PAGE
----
The Middlebury Campus

Middlebury Must Endorse Federal Carbon Pricing

By MENDEL BALJON

This is the first in a series of three op-eds from the carbon pricing campaign at Middlebury. This week’s is focused on the federal level, next week’s is focused on carbon pricing in Vermont, and the last week’s endorses a carbon pricing mechanism at Middlebury College. To learn more or to get involved, come to Sunday Night Environmental Group at 8 p.m. at Hillcrest.

It is unacceptable and irresponsible for Middlebury to further delay joining the other colleges and universities that have endorsed carbon pricing. If you have ever watched “An Inconvenient Truth,” “Before the Flood” or another climate documentary, you were probably left with a bitter taste of dread and a sense of helplessness. While these documentaries do a great job of highlighting the danger of climate change, they often stop short of presenting real, practical policy to address climate change. Middlebury College, a long-time leader in environmental activism, must stand by its values and students by endorsing carbon pricing policy.

The idea behind a carbon price is simple: the government collects a tax for every ton of carbon dioxide which is emitted. A commonly held misconception is that this tax would disproportionately harm the pocketbooks of lower-income people; however, most proposed plans include rebates and tax returns to account for the increased cost on consumers. Funds can also be used to invest in building and researching clean energy solutions.

Carbon pricing is not radical, nor is it flashy. But it works. It is an equitable and science-based first step in combating climate change which accounts for the real cost of burning fossil fuels. This tax would work within the market to incentivize replacing fossil fuels with clean energy. A carbon tax is rooted in neoliberal economic theory –– it has also been shown to work in markets around the globe. According to Vox, over 40 countries currently have or are implementing carbon pricing.

British Columbia, Canada, has had a carbon tax since 2008. From 2007 to 2014 the province decreased carbon emissions by 5.5 percent despite an 8.1 percent increase in population. Over this same time, the province’s real GDP increased by 12.4 percent. Sans economic jargon, a carbon tax improved both the economy and the environment. According to The Globe and Mail, British Columbia’s carbon tax has been so successful that the Canadian government is instituting a national carbon tax by the end of 2018.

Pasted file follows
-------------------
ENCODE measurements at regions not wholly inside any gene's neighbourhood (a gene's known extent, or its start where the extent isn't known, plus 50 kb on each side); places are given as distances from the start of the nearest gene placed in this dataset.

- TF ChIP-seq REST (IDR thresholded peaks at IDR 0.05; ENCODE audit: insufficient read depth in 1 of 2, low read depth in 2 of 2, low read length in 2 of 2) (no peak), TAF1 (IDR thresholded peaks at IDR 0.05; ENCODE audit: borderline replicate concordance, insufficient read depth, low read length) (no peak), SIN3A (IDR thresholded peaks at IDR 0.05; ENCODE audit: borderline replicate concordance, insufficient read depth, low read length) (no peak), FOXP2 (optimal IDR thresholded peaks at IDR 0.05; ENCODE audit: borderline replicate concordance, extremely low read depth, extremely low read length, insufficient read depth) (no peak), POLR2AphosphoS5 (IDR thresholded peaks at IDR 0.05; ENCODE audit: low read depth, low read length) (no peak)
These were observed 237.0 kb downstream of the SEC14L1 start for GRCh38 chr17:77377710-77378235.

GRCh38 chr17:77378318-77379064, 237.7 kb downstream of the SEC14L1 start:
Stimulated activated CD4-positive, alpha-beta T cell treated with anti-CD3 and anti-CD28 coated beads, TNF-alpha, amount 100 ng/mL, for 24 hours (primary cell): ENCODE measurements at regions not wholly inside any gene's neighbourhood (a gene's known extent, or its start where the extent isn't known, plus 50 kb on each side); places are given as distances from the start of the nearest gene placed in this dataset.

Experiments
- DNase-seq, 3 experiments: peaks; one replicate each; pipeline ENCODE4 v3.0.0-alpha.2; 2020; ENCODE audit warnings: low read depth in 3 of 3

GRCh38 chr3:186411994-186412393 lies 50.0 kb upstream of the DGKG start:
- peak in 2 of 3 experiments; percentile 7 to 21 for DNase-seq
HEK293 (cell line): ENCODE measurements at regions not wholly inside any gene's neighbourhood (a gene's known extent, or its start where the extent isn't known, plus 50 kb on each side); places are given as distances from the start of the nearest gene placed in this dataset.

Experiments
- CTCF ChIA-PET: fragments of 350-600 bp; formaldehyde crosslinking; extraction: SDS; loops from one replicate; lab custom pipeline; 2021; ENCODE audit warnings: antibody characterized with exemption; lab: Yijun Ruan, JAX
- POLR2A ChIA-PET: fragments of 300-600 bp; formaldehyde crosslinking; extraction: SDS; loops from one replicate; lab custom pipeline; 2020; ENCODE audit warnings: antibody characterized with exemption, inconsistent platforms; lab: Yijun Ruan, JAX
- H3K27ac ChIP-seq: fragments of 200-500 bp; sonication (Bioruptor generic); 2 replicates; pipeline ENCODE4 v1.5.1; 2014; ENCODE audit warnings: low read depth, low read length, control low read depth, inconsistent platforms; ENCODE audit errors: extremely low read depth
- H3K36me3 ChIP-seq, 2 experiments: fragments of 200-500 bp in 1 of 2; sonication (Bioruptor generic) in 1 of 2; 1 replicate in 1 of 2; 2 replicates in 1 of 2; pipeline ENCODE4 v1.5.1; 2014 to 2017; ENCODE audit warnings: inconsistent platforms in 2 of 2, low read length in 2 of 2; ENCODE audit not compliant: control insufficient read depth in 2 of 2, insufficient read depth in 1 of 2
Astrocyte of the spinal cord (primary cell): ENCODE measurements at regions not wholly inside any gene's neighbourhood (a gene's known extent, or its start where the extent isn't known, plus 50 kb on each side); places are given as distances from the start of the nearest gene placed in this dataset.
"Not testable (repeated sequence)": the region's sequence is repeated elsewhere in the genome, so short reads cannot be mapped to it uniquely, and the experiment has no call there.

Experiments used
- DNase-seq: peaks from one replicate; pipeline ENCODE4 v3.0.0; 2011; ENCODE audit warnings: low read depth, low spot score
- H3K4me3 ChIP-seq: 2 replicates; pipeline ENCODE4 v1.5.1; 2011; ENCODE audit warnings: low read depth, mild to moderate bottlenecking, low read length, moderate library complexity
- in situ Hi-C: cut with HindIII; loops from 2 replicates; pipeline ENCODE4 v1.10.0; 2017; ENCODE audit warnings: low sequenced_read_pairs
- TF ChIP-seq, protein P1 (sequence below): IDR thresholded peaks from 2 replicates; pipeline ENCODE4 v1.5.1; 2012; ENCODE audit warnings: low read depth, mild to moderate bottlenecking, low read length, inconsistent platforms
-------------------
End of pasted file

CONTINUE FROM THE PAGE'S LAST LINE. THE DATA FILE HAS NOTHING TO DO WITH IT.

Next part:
Support for carbon pricing spans the political spectrum. Carbon pricing has been endorsed by Barack Obama, Lindsey Graham, Angela Merkel, Rex Tillerson and even our very own Bill McKibben. These endorsements make it easier to have a national conversation about carbon pricing. In 2009, the American Clean Energy and Security Act passed the House but was never brought to a vote in the Senate. This bill would have instituted a national cap-and-trade market like that found in the EU. The bill was never brought to a vote due to a lack of enthusiasm from lawmakers to do so at the time. In the midst of the financial crash and the efforts to pass Obamacare, potential carbon pricing legislation was ignored. In order to let legislators know that there is public support for carbon pricing, we must continue to gain nonpartisan support from our institutional leaders.

This year, Sunday Night Environmental Group (SNEG), along with the Environmental Council, partnered with Our Climate’s national Put A Price On It campaign. One of the goals of this campaign is to gain endorsements from college presidents to demonstrate to lawmakers that institutions shaping tomorrow’s leaders are committed to solving climate change. In the past year, over 35 colleges have officially endorsed Put A Price On It, including UC Berkeley, Swarthmore College and Wesleyan College. We have collected over 1,200 signatures from Middlebury students asking the administration to also endorse carbon pricing. Given that the new Middlebury College mission statements aims to “foster the inquiry, equity, and agency necessary for [students] to practice ethical citizenship at home and far beyond our Middlebury campuses,” it is our sincere hope that our educational leaders will lend their support in this critical struggle.

Leave a Comment